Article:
I’m a 31-year-old Black woman who’s also Jewish. In fact, I’ve been Jewish most of my life after my mother, sister and I converted in 1995. We were the first Black family to join Temple Emanu-El, a synagogue in Providence, Rhode Island. Our mother made sure that we entrenched ourselves in the community. I grew up in the synagogue. Up until high school, I was enrolled at one of the top private Jewish schools in Providence, and I traveled to different states to meet up with those in Jewish youth programs, which meant developing friendships and enhancing leadership skills. And according to my teachers, I was the best Hebrew reader in my class.
Rosh Hashana, the Jewish New Year, begins Sunday evening and ends Tuesday at sundown. As this year’s festivities drew closer, I reflected more on my Jewish upbringing.
My bat mitzvah was probably the first time I experienced that being Black and Jewish in America was a rarity.
When I had my bat mitzvah at 12, I remember all of the seats in the synagogue’s lower and upper levels being filled with my family, classmates and other people I’d invited. However, a large portion of members from the synagogue who I didn’t recognize were standing and appeared happy and amazed to see my journey as a Black Jew. According to a Pew Research Center study, more than 90% of Jews in the U.S. described themselves as white in 2020. My bat mitzvah was probably the first time I experienced that being Black and Jewish in America was a rarity — and that this type of reaction would probably never go away.
At the time, I wasn’t aware of how fortunate I was to have had the safety and comfort of my mother, sister and such a great Jewish community where my classmates and their parents were accepting and didn’t make a big deal that a Black family was Jewish. Because of this exceptional experience and environment that I became accustomed to, I assumed all Jews in the U.S. must think and act the same way as my tribe had. I was wrong.
It’s disheartening to admit that it’s been almost 10 years since I’ve attended synagogue in person to observe Rosh Hashana and Yom Kippur, the Jewish High Holy Days. As I got older and left the nest of my family and synagogue in Rhode Island, I moved to New York. Here, I noticed that with Jews and non-Jews there was a shift in my conversations about my faith, which were uncomfortable and flat-out disrespectful — something I was not prepared for.
As a Black woman, when I would tell people that I’m Jewish, the reactions I would get were, “Seriously? You’re actually Jewish?” “Can you read Hebrew?” “Can I ask how you are Jewish?” When this happened, and it still does, I wanted to scream. Even when I don’t get this type of response, I constantly feel that I have to prove my Jewish faith to anyone who asks me about it, since it’s been doubted so many times. I saw each conversation as a chance to check off what I call my “Jewish résumé,” which included comparing Hebrew names, talking about Passover Seders, Purim spiels (or theatrical plays about the Book of Esther), tzedakah (it signifies charitable giving), you name it, anything to show and ultimately convince them that I really was Jewish.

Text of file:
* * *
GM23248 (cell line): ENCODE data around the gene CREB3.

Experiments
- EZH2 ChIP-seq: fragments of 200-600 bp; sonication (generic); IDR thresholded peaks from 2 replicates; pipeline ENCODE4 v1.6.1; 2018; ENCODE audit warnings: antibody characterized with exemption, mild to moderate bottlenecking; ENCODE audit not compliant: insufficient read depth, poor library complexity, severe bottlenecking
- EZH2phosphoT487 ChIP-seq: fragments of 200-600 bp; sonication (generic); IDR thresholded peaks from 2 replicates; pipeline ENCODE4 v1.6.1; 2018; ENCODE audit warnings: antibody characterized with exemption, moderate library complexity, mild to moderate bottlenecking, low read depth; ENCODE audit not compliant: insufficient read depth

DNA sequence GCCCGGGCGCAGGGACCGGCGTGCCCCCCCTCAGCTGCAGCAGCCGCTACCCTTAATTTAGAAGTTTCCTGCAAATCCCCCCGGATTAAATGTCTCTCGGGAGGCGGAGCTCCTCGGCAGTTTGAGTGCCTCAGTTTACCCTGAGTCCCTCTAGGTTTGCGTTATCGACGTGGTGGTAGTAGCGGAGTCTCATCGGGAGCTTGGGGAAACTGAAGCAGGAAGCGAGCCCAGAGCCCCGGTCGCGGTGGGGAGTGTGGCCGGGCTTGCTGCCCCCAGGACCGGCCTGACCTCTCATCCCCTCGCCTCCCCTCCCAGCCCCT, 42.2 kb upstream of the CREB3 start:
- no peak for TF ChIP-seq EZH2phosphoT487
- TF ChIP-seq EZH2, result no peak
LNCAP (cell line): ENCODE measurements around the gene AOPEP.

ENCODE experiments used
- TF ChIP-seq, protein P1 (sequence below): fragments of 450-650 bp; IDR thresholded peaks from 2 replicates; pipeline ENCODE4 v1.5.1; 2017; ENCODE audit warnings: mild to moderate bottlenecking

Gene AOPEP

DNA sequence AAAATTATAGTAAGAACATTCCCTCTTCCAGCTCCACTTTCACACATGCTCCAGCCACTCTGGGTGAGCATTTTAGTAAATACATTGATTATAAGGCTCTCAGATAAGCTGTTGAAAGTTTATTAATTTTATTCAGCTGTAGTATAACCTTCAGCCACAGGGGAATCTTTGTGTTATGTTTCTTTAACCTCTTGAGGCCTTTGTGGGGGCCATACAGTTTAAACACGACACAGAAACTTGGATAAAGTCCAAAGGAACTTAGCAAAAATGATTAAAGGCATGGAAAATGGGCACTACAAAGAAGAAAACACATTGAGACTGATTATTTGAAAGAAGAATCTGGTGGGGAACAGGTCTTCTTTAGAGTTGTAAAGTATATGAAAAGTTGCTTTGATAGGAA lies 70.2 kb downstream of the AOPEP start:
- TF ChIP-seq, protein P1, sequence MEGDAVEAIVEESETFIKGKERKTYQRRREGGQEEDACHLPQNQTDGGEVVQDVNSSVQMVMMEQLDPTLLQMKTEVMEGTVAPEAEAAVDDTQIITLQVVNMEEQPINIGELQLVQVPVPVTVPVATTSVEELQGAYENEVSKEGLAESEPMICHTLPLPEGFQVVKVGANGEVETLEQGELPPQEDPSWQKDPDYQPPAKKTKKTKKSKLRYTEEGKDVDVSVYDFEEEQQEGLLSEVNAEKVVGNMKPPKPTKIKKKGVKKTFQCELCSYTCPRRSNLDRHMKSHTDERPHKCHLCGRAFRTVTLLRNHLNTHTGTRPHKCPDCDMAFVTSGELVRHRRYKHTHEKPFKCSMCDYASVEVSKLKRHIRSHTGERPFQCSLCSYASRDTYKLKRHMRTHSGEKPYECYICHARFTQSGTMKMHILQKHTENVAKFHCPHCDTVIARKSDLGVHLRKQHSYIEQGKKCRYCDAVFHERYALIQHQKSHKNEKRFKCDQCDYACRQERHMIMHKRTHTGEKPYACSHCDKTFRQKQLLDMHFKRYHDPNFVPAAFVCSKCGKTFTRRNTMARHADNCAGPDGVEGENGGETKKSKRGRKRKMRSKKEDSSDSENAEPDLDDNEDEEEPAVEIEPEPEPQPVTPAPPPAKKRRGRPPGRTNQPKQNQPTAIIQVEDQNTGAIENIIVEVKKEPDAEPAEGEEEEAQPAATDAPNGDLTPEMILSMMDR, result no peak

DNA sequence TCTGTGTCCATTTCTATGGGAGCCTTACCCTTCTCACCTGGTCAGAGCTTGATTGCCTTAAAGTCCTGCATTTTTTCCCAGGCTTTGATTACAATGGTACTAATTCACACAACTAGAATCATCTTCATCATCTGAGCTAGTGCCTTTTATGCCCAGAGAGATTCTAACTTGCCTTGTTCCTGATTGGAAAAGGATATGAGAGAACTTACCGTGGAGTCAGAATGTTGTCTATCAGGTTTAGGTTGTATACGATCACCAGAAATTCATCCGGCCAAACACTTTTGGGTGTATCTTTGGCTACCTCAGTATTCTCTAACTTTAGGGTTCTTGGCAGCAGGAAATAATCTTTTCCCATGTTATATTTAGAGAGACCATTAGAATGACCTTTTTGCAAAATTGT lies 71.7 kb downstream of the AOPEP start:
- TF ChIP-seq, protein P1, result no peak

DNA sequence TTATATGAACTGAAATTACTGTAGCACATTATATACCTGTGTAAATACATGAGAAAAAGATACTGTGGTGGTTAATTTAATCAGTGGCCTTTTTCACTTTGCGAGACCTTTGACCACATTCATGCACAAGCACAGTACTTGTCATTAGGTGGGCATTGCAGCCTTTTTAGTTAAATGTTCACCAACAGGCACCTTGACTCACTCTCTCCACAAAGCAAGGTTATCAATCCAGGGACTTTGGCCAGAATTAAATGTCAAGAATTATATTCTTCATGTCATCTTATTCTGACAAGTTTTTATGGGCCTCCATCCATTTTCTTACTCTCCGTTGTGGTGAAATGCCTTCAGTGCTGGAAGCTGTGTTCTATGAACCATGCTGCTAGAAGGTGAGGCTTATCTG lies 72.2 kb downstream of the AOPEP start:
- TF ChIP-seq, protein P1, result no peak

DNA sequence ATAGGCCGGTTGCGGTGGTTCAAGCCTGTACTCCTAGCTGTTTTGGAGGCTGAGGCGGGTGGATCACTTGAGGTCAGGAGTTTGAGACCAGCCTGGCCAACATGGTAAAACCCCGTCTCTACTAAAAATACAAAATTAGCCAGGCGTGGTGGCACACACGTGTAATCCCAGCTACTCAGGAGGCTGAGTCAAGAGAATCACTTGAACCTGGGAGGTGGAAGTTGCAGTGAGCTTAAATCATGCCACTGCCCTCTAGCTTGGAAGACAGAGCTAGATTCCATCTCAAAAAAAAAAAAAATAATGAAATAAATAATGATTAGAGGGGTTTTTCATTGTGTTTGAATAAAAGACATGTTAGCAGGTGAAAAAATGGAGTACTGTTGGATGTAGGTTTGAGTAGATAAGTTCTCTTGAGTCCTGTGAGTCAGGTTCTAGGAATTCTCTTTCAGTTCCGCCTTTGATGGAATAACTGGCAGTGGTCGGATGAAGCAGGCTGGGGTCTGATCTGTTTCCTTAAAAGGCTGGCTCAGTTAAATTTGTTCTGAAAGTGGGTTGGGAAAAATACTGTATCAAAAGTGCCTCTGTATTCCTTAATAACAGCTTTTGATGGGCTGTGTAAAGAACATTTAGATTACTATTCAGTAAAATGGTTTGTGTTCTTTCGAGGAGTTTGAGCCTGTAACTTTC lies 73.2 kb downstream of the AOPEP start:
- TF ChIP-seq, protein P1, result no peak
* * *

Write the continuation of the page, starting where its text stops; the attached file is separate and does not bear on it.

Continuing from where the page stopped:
On one occasion, which was the last time I attended a synagogue for the High Holidays, I was told upon entering that “this is a private event” after purchasing a ticket for services observing Yom Kippur, the holiest day of the year for Jews on which we atone for our sins and repent. I ended up staying for the service even though I desperately wanted to leave.
As I sat in the seats with the other members, I received glares and even someone pointing at me as I read from the siddur, the Jewish prayer book. I don’t know if they meant any harm by it, but it was an uncomfortable situation for me. After this, I decided to protect my mental well-being and stay away from my Jewish community. Ultimately, I deprived myself of the religion that had been such a big part of my upbringing — only to avoid subjecting myself to ignorant and hurtful comments that were made just because I was Black.
Being a Black woman who grew up Jewish, it hasn’t been unusual for me to be in places or around people where I don’t look as if I belong. I missed the synagogue of my childhood and being embraced and celebrated for my family’s perspective on diversity and inclusion in Judaism. I couldn’t accept anything else.
My mother, who served on the board of our synagogue in Providence and was the first Black person to do so, had navigated this complex environment successfully for years. I couldn’t help but wonder how she did it. She explained that the Jewish faith meant so much to her and that it would be ridiculous to stop participating in it just because someone else was uncomfortable. And she was right.
Over the past few years, I have been yearning for that connection with my Jewish community more than ever. I can’t credit it to anything in particular other than missing a part of my childhood that I wanted to carry with me into adulthood. And these past few months, I have been on the search to find a synagogue that could be my home away from home.
Remembering my mother’s grit, determination and perseverance was just the encouragement I needed to follow through and finally book my in-person tickets to attend both Rosh Hashana and Yom Kippur services this year.
With the start of the Jewish New Year, I figured New York City is just going to have to make space for this Black Jew and other ones too! I honestly can’t wait to recite the prayers, rejoice spiritually, and if my Jewish faith does come up, I have no problem giving a crash course on how the Jewish identity has nothing to do with the color of your skin and everything to do with common faith and values.